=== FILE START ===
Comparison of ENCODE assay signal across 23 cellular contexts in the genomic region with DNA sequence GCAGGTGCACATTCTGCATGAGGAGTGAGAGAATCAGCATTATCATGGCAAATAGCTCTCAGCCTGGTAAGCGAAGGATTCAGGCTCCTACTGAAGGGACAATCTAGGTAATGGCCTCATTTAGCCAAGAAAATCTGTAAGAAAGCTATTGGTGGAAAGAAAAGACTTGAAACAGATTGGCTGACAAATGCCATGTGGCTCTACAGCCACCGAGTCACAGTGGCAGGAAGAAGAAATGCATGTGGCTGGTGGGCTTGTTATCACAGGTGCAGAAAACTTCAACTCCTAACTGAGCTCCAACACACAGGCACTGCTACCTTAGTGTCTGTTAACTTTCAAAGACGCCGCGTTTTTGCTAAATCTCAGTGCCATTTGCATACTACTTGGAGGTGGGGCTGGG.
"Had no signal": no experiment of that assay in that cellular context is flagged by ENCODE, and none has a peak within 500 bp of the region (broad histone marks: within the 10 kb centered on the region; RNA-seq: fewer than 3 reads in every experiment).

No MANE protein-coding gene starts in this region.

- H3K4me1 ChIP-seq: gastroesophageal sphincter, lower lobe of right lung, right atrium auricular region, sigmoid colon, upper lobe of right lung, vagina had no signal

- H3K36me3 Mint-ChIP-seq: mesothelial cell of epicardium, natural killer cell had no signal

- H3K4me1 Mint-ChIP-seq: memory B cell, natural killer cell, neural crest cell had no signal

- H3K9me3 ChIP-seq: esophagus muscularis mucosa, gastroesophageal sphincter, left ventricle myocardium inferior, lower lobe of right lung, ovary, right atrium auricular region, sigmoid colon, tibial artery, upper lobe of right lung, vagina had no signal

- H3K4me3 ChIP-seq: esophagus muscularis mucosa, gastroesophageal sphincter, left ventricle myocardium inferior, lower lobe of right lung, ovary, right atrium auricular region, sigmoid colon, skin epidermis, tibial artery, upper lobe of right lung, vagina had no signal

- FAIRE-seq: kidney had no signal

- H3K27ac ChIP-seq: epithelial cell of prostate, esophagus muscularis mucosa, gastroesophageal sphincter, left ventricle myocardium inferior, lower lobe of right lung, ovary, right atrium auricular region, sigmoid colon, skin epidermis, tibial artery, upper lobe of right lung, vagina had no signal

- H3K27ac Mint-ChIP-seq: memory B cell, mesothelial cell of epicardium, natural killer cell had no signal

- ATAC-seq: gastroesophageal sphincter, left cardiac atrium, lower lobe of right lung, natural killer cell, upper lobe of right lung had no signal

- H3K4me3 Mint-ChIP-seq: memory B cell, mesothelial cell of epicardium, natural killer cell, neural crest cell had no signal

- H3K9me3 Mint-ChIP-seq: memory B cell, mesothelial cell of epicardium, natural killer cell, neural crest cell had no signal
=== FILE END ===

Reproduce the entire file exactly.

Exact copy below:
Comparison of ENCODE assay signal across 23 cellular contexts in the genomic region with DNA sequence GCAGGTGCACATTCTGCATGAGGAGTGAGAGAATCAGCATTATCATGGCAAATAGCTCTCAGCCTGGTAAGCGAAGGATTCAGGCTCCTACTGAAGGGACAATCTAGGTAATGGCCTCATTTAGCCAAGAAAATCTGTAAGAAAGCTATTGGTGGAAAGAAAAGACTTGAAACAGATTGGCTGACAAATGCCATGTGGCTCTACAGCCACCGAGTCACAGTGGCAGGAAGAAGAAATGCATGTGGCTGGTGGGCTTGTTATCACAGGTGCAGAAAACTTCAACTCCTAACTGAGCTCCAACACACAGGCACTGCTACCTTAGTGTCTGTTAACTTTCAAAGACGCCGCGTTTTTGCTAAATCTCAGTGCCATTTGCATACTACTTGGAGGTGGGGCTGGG.
"Had no signal": no experiment of that assay in that cellular context is flagged by ENCODE, and none has a peak within 500 bp of the region (broad histone marks: within the 10 kb centered on the region; RNA-seq: fewer than 3 reads in every experiment).

No MANE protein-coding gene starts in this region.

- H3K4me1 ChIP-seq: gastroesophageal sphincter, lower lobe of right lung, right atrium auricular region, sigmoid colon, upper lobe of right lung, vagina had no signal

- H3K36me3 Mint-ChIP-seq: mesothelial cell of epicardium, natural killer cell had no signal

- H3K4me1 Mint-ChIP-seq: memory B cell, natural killer cell, neural crest cell had no signal

- H3K9me3 ChIP-seq: esophagus muscularis mucosa, gastroesophageal sphincter, left ventricle myocardium inferior, lower lobe of right lung, ovary, right atrium auricular region, sigmoid colon, tibial artery, upper lobe of right lung, vagina had no signal

- H3K4me3 ChIP-seq: esophagus muscularis mucosa, gastroesophageal sphincter, left ventricle myocardium inferior, lower lobe of right lung, ovary, right atrium auricular region, sigmoid colon, skin epidermis, tibial artery, upper lobe of right lung, vagina had no signal

- FAIRE-seq: kidney had no signal

- H3K27ac ChIP-seq: epithelial cell of prostate, esophagus muscularis mucosa, gastroesophageal sphincter, left ventricle myocardium inferior, lower lobe of right lung, ovary, right atrium auricular region, sigmoid colon, skin epidermis, tibial artery, upper lobe of right lung, vagina had no signal

- H3K27ac Mint-ChIP-seq: memory B cell, mesothelial cell of epicardium, natural killer cell had no signal

- ATAC-seq: gastroesophageal sphincter, left cardiac atrium, lower lobe of right lung, natural killer cell, upper lobe of right lung had no signal

- H3K4me3 Mint-ChIP-seq: memory B cell, mesothelial cell of epicardium, natural killer cell, neural crest cell had no signal

- H3K9me3 Mint-ChIP-seq: memory B cell, mesothelial cell of epicardium, natural killer cell, neural crest cell had no signal